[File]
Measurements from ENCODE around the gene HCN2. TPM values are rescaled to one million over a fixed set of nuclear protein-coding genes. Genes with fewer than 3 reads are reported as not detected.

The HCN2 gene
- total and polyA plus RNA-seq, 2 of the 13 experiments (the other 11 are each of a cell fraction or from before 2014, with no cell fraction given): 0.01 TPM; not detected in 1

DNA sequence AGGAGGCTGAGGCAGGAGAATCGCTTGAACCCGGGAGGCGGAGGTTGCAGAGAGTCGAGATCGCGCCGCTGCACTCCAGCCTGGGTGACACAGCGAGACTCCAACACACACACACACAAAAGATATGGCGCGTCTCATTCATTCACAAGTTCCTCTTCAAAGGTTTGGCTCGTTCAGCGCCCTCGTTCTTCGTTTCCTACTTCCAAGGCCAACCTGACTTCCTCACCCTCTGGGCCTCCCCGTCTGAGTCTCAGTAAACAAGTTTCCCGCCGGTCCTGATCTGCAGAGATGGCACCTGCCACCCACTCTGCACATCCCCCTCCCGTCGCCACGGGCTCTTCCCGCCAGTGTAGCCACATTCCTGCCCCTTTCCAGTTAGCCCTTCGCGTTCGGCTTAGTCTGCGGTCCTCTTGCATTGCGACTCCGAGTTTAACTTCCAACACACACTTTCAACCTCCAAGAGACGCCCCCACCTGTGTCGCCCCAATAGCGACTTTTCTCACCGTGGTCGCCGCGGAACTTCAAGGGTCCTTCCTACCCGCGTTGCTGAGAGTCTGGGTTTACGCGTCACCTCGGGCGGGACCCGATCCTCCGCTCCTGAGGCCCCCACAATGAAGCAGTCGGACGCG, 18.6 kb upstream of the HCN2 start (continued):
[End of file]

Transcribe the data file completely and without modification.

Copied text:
Measurements from ENCODE around the gene HCN2. TPM values are rescaled to one million over a fixed set of nuclear protein-coding genes. Genes with fewer than 3 reads are reported as not detected.

The HCN2 gene
- total and polyA plus RNA-seq, 2 of the 13 experiments (the other 11 are each of a cell fraction or from before 2014, with no cell fraction given): 0.01 TPM; not detected in 1

DNA sequence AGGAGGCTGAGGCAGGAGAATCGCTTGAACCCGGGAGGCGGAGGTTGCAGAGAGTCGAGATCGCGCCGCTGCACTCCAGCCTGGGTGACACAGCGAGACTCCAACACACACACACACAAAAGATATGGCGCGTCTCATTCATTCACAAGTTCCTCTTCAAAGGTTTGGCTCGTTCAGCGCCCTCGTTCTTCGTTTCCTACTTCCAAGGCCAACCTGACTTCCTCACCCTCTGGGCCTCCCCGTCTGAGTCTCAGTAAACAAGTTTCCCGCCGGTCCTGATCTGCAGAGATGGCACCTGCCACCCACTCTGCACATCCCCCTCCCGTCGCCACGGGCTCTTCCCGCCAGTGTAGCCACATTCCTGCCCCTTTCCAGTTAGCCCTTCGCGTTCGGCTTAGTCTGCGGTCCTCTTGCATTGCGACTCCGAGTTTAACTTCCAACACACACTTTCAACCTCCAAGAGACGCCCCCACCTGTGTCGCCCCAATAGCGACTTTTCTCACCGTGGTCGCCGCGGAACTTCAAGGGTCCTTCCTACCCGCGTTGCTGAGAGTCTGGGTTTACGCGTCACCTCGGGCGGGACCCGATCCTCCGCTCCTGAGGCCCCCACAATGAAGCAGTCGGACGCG, 18.6 kb upstream of the HCN2 start (continued):